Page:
Q & R: Non-denominationality
Here's the Q:
Really enjoy your writings. Quick question, What was the process by which you became a "non-denominational minister"? I am a retired priest (in good standing!) who needs a new vehicle to do what I have always loved doing but in conscience can no longer do it the way I used to.
Here's the R:
I think the process for non-denominational ministers is that there is no process. My story, briefly, goes like this. I was raised in a nondenominational Evangelical home where church planting was normal and expected and highly entrepreneurial. ("If you feel called to try it, go for it.") In high school, I helped start a little fellowship group that grew and eventually became a little church - a wonderful group that reflected the best of the Jesus Movement of the early 70's. We started in a house and then moved to a school. That group fell apart a few years later, and I said, "I'll never do that again!" But then it happened again after Grace and I got married - we started inviting people over for dinner, and then started a weekly fellowship/Bible study, and then one thing led to another and after a couple years another little church started. We started in a house, then moved to a series of schools and finally bought some property and built. That was our focus and community for 24 years of my life, and we'll forever feel connected there, and they're doing well - in fact, I'm sure their brightest days are ahead of them.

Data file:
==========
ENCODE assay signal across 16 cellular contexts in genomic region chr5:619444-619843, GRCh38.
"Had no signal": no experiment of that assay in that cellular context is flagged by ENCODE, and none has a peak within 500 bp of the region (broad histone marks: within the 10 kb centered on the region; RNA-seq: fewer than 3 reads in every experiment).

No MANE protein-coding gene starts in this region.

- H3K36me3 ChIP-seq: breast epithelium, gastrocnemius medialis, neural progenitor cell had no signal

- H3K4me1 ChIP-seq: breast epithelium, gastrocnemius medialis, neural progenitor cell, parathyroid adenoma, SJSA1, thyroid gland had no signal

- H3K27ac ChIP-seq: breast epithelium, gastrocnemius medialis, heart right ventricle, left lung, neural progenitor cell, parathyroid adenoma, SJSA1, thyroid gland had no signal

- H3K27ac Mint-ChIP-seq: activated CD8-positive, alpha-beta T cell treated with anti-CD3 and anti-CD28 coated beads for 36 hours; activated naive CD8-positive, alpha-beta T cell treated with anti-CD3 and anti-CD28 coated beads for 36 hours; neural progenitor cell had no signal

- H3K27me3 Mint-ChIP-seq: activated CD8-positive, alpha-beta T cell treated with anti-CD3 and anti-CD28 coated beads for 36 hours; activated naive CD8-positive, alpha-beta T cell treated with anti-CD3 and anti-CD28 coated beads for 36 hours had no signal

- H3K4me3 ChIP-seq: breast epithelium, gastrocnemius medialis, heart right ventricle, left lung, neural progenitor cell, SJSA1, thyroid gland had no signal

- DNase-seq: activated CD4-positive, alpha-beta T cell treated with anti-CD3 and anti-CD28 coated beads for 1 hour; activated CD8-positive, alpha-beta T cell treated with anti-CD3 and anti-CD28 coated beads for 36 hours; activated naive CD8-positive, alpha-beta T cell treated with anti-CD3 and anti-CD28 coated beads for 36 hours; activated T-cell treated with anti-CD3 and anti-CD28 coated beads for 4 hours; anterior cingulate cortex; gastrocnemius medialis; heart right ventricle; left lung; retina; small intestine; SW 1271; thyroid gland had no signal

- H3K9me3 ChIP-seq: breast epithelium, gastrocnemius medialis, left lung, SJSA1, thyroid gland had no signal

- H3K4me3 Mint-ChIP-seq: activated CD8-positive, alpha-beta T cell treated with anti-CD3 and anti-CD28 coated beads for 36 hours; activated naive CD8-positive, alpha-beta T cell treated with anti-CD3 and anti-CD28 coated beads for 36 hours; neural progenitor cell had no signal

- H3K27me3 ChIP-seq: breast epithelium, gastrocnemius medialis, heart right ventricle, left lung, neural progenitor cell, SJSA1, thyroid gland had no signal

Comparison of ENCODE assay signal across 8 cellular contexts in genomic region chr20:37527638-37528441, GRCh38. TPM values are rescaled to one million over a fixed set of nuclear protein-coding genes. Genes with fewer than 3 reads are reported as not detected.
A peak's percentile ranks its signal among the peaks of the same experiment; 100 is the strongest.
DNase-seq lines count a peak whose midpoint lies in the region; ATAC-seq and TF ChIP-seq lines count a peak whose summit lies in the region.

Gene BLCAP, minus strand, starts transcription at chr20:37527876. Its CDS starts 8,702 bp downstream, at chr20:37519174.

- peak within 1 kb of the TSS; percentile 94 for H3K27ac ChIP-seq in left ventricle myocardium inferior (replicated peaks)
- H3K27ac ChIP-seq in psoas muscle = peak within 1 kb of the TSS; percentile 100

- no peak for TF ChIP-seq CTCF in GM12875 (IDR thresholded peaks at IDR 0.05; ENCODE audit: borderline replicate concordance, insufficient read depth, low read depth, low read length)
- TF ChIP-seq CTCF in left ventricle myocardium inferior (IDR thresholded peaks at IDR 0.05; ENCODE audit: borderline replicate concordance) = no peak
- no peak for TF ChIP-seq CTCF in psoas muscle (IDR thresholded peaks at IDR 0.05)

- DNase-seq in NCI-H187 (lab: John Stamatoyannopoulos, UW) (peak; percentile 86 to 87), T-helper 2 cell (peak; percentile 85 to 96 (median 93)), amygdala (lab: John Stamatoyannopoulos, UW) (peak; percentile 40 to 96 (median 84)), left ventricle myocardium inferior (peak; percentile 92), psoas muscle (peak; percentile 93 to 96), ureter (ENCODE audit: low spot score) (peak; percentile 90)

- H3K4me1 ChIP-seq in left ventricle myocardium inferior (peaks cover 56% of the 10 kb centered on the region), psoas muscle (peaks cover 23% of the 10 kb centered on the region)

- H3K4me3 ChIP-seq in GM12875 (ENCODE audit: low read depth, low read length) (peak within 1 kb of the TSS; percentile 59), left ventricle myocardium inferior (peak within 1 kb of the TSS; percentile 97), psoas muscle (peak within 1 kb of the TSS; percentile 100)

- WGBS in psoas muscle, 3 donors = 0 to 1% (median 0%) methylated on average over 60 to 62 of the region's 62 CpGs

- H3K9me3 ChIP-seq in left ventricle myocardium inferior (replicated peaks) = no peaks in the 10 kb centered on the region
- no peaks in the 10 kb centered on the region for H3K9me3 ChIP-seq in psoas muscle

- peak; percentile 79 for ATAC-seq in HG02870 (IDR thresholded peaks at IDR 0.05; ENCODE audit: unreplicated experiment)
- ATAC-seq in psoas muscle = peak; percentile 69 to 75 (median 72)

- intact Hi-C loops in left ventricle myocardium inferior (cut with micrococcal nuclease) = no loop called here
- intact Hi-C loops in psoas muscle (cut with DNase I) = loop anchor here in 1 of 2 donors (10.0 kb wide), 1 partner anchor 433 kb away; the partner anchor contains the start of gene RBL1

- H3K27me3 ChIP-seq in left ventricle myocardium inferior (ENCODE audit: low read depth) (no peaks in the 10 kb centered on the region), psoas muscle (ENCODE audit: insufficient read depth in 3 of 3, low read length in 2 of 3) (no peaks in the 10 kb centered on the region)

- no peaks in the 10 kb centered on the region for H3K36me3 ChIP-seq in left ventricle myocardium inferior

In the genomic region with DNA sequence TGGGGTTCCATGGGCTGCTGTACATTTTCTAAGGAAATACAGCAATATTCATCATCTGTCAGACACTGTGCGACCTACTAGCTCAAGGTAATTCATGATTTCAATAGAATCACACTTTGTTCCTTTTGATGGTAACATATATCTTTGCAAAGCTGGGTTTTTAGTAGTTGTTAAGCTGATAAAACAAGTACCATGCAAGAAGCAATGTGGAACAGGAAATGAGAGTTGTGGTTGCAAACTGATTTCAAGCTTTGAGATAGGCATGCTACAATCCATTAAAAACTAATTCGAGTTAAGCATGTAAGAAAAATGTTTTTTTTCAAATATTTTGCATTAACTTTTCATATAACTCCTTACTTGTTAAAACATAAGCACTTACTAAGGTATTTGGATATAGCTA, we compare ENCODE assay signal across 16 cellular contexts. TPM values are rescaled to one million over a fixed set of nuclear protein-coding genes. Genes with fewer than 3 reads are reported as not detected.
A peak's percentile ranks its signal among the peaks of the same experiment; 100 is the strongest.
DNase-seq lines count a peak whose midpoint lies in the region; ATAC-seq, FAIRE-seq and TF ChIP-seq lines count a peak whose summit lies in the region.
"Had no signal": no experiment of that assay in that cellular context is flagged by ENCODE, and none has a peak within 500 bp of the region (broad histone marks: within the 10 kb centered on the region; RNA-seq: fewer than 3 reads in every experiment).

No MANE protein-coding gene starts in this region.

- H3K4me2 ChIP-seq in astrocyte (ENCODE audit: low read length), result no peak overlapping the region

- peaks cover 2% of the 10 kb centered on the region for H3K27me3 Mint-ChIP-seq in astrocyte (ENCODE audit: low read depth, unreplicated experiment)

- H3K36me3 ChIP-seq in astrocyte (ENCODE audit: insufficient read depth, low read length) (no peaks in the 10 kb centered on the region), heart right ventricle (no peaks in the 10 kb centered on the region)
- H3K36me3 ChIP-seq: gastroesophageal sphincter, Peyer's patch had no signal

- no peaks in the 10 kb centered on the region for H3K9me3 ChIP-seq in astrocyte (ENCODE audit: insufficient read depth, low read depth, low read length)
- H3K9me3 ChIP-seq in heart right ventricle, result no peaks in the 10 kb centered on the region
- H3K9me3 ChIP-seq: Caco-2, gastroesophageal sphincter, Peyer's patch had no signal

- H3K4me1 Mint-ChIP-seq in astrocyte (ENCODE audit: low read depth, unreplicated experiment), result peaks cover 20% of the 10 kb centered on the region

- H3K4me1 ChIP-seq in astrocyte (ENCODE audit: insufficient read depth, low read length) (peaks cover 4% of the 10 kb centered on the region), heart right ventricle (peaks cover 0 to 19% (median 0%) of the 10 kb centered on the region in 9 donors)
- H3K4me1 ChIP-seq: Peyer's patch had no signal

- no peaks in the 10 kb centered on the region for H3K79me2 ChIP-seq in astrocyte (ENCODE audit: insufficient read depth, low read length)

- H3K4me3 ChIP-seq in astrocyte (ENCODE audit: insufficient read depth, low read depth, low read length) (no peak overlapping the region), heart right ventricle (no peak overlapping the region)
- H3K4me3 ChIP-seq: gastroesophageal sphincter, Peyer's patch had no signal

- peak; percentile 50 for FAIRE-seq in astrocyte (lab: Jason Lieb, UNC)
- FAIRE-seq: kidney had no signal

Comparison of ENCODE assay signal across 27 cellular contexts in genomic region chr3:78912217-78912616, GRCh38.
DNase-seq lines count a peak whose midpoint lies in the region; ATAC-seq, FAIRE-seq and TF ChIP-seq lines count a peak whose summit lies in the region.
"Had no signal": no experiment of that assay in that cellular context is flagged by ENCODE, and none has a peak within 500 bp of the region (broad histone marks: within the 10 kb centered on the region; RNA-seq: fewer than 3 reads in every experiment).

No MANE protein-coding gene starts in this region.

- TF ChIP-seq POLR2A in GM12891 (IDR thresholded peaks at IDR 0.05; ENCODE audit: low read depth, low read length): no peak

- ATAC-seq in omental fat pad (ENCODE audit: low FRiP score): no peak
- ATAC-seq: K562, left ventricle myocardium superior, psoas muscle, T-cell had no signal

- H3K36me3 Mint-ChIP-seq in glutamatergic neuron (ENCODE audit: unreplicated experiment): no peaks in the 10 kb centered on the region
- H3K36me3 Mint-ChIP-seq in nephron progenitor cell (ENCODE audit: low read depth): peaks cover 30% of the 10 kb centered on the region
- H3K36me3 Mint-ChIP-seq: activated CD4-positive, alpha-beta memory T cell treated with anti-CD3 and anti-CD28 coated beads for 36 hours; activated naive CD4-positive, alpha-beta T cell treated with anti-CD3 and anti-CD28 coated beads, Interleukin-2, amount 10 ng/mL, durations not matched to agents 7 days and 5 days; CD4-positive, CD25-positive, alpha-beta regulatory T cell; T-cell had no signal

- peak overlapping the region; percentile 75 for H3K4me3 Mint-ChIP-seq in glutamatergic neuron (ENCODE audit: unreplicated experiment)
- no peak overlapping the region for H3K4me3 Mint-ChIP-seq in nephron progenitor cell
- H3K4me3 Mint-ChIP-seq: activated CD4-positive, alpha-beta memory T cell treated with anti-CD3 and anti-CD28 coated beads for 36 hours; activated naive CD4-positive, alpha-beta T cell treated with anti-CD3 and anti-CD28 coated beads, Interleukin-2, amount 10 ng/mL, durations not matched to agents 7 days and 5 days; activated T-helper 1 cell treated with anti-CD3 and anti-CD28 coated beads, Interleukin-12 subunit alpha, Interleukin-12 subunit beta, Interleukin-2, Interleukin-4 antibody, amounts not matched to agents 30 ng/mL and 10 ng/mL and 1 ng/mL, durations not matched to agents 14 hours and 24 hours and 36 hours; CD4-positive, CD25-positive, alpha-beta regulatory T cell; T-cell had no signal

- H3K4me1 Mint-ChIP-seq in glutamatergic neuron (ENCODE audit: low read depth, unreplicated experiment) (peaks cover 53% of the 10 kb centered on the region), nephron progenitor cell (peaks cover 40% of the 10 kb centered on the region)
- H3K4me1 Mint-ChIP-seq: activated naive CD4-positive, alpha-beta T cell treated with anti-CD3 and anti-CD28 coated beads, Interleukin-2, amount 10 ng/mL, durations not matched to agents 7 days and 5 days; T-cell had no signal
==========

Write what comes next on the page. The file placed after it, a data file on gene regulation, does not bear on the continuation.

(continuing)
Lately, I've been thinking a lot about "ecclesial communities" or "faith communities" - groups that don't take on the burdens/expectations/associations/etc of the category of church, but are focused on disciple-making and spirituality, community, and mission. This will be the focus for my next writing project (after "Why Did Jesus, Moses, the Buddha, and Mohammed Cross the Road?"), tentatively titled Catachesis, Subversive Liturgy, or (somehow) both.
In the best of all worlds, traditional denominations (I'm especially thinking Mainline Denominations - as Frank Schaeffer recently recommended - and the historic peace churches) would find a way to enfranchise these ecclesial communities ... "ecclesiolae en ecclesia" or maybe "ecclesiolae on the margins of ecclesia."
My motto is that new churches/communities can innovate (thought too few do) and existing communities can imitate ... so I see the two as symbiotic, not competitive. I hope that helps a little! I have a feeling that a cadre of retired priests and pastors like yourself, if properly mobilized, could team up with some young, emerging leaders and really make an impact over the next 10-20 years. I'm glad to say that many denominational leaders are dreaming about this, and new networks are constantly forming, like the Transform Network ... and the work of Jopa Productions, which is hosting two important church planting conferences next month. I'd highly recommend checking them out ... the lineup of speakers/facilitators is amazing.